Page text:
August 21, 2014
Professor John Yoo stepped away from his lectern at the UC Berkeley School of Law to send an e-mail to the San Francisco Chronicle criticizing the forthcoming Senate Select Committee on Intelligence (SSCI) torture report saying that if “torture was used and it didn’t work, she [Senator Dianne Feinstein] is flat wrong.”
Yoo claimed the report failed to maintain “bipartisanship” that “will undermine its conclusions.” This is a preemptive attack by Yoo as the release of the Senate torture report will probably place Yoo on the hot-seat again.
The SSCI Torture report has been approved for public release. However, the SSCI and the CIA are fighting over the CIA’s substantial redactions to the torture report summary. The torture report is 6,000 pages, adopted by the SSCI in December 2012. It is the most comprehensive report on the CIA’s use of “enhanced interrogation techniques,” a euphemism for torture.
Reportedly, the SSCI report found that the CIA misled Congress, the Justice Department and President George W. Bush about the “effectiveness” of torture methods such as waterboarding, shackling prisoners in painful positions and slamming detainees against walls. The report also reportedly found that those abuses did not help locate Osama bin Laden or thwart any terrorist plots and were counterproductive.
In addition to the SSCI torture report, there is a CIA response to the SSCI torture report defending the agency’s actions. A third report, commissioned by former CIA Director Leon Panetta, is reportedly consistent with the SSCI torture report findings, but contradicts the CIA’s response to the torture report. it is not clear whether these reports will be released.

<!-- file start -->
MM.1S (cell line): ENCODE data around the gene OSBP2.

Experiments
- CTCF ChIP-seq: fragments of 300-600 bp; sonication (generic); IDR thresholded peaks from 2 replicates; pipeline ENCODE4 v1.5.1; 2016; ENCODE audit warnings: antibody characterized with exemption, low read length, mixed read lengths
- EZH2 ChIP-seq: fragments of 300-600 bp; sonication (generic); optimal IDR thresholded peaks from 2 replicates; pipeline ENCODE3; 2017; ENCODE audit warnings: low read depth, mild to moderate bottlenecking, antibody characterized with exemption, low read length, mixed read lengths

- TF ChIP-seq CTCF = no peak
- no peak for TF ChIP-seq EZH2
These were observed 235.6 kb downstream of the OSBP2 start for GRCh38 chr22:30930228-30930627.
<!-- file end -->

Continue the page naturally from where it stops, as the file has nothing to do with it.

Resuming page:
John Yoo served as Deputy Assistant U.S. Attorney General in the Office of Legal Counsel (OLC) where he drafted a legal rationale (part 1, memo 2) for “enhanced interrogation techniques,” which included stress positions, sleep deprivation and simulated drowning known as “waterboarding.” The memorandum were signed off on by Assistant Attorney General Jay S. Bybee, head of the Office of Legal Counsel of the U.S. Department of Justice. Yoo, stretching the unitary executive theory, argued that Bush’s executive powers gave him the right in the “war on terror” to authorize the use of torture. And he further argued that the president was above the law and under certain circumstance was in control of the other branches of government.
In addition, the memos argued that criminal law doesn’t prohibit torture because it doesn’t apply to the military. Treaties and the War Crimes Act do not prohibit torture because they only apply to uniformed enemy soldiers. Federal statutes prohibiting torture don’t prohibit torture because they don’t apply to conduct on military bases.
In 2003, following the accounts of the torture and prisoner abuse at Abu Ghraib in Iraq, Yoo wrote another memo concluding, “federal laws against torture, assault and maiming would not apply to the overseas interrogation of terror suspects.” This was used as justification for the abusive treatment of prisoners at the Guantánamo Bay detention camp.
After releasing the torture memos, President Barack Obama acknowledged that “we tortured some folks.” Obama repudiated these memos on January 22, 2009.
How could John Yoo, in spite of the near universal understanding among thinking people that these techniques, especially waterboarding, constituted torture, write such justifications for their use, which led inevitably to the abuses at Abu Ghraib, Guantánamo Bay and the extraordinary rendition program (secret abductions and transfers of prisoners to other countries where torture was used)? By using torture, we lost any ideological advantage we might have had — the promotion of democracy, freedom and human rights. We become the thugs our enemies say we are. John Yoo bears some responsibility for the inevitable consequences of his memos laying a “legal” basis for the U.S. use of torture
All misdeeds, however, do not go unrewarded. This year, Yoo was awarded an endowed faculty chair at University of California Berkeley School of Law. He has much to teach the future lawyers of America.
In July 2014, U.C. Berkeley students, alumni and a group of lawyers in the Bay Area initiated an online petition to rescind Yoo’s recent faculty chair endowment. The release of the SSCI torture report should provide additional weight to this petition drive.
I look forward to the release of the SSCI torture report.